Mad Max “Fury Road” is the art pop version of a Marvel Comics superhero movie: same stuff, attacked differently. Just like, say, the Avengers, it throws you into the deep end. Max (Tom Hardy) a post-apocalyptic man with no name in a dry as dust Australia run by small conclaves of minority fiefdoms, is caught, tattooed and ready to die when Imperator Furiosa (Charlize Theron), out on a run with some back up guys, decides to split for the Greenland. In hot pursuit, the armies of the army of the despots in hot pursuits, one, Tony of the UK Skins, with Max as the masthead, chase her, giving max the chance to escape and then join Furiosa.
And off we go. It takes an hour for George Miller, 30 years after his first Mad Mamovie, to calm down and feed us some scraps of plot and the problem is that the first hour has so little invested in it by the time the story kicks in, you don’t have much invested either.
Furiosa is trying to take the Immortan Joe (Hugh Keays-Byrne), said despots breeding women, to safety and Max is at first just trying to get free and then joins in the run to safety. It is all a touch episodic, a part of Max’s on going story in the desert but not his STORY STORY, not where Max is going. Like “A Fistful Of Dollars”, Max is a drifter, who just finds himself in the middle of the action.
In a world of diminished expectations, Miller’s skill at saturated violence and the color scheming old bike chic and skull and daggers proto-Keith Richards scallywag power pop of pasty soldiers, and crunched up power balling transportations, is pop culture at its best. Charlize’s “Imperator Furiosa” , a one armed bandit, is the best thing about the movie. My friend James Reynolds compared her to Wendy O Williams, and while Helen Bach thought it devalued Furiosa’s asexual power, I see what he means. Charlize is a new type of hero, a post-feminist superstar of gender fuck.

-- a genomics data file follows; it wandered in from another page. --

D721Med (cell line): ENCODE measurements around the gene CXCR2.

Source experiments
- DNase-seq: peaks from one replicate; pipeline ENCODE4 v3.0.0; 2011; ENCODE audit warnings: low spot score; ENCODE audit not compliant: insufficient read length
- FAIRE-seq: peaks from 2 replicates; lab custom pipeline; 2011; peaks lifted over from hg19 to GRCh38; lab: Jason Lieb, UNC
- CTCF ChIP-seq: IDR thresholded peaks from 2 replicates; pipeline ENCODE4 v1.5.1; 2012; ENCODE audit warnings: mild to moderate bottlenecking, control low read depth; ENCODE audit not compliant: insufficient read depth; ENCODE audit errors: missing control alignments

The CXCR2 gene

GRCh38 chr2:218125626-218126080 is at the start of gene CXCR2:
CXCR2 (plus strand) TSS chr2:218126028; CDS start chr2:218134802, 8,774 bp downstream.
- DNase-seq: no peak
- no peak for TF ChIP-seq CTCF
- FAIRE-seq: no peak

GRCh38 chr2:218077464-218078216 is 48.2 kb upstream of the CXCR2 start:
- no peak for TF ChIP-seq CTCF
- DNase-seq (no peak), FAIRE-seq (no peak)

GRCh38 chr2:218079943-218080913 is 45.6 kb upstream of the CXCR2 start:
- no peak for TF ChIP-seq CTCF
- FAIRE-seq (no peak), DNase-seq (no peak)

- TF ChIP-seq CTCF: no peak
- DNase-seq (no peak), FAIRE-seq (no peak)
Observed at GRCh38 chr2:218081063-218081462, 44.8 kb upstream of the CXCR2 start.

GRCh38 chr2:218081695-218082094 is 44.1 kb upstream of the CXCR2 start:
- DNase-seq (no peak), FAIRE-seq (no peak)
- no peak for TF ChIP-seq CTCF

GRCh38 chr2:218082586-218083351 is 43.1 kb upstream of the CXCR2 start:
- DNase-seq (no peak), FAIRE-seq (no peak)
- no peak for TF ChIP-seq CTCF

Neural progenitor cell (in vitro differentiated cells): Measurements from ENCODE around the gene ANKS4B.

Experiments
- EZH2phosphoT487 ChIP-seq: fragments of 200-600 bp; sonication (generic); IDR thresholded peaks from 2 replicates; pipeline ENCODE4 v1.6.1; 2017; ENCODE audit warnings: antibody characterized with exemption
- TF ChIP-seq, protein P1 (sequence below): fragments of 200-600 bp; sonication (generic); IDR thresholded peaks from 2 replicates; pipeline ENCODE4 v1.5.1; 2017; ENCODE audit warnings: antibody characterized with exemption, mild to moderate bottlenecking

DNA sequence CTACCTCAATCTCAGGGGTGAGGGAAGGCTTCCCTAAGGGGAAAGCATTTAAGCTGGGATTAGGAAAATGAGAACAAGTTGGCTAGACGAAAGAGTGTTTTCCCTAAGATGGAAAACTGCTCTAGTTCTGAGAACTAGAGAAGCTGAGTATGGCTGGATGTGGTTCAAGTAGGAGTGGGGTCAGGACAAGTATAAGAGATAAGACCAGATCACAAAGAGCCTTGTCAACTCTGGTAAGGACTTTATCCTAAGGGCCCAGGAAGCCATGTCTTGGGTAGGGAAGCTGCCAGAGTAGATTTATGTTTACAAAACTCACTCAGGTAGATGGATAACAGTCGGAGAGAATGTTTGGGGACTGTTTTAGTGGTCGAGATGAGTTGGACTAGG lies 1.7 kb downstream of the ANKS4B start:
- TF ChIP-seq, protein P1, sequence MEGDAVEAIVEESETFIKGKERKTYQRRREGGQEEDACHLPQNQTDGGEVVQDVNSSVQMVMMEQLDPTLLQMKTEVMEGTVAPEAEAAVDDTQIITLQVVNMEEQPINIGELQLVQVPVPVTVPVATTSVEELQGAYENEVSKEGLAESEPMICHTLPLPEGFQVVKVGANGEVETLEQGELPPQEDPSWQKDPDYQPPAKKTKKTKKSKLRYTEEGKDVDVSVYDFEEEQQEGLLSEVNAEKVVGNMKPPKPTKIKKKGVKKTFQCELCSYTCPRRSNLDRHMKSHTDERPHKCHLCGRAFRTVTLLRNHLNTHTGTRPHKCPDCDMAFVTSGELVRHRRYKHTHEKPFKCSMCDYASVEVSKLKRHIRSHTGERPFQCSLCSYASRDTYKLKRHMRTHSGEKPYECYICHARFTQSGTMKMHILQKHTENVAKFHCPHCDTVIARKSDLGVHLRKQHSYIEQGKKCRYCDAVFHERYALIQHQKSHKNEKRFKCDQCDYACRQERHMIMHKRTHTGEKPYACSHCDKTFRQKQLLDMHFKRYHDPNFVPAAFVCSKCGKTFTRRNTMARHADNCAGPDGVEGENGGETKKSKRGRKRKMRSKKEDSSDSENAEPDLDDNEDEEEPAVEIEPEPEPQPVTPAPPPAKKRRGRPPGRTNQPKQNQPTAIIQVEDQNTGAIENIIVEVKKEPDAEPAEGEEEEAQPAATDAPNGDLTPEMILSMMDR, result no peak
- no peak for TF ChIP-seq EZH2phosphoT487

Max himself is somewhere between a blank screen for you to project on and a three dimensional character with only one dimension on show. Best of all is Tony (or rather Nicholas Hoult) as Nux. Nux is like we assume the ISIS soldiers are like, hellbent for Valhalla, embracing their death in the name of Immortan, if not Allah, but who is changed by romantic love. It is a fine performance by Hoult, a sort of nuanced insanity and it adds some humor, slapstick, to the proceedings.
Though not nearly as good as the reviews might have you believe, if you can get off on all the bang zoom as much as George Miller’ does, you are in for a fine trip back and forth on “Fury Road”.
Eileen Shapiro: “Portfolio Of A Rockstar Journalist” With Philip Bailey Bringing Earth, Wind, And Fire
Jazz has always been my first love as a kid
some big country and Americana names
free for all has always been the idea behind EPR
The power-pop sensibilities of the Black Lips
Bey with a double header
Creem – America’s Only Rock ‘n’ Roll Magazine, Reviewed Issue By Issue – October 1976 (Volume 8, Number 5)
the man who made the world a safe place for Richard Simmons.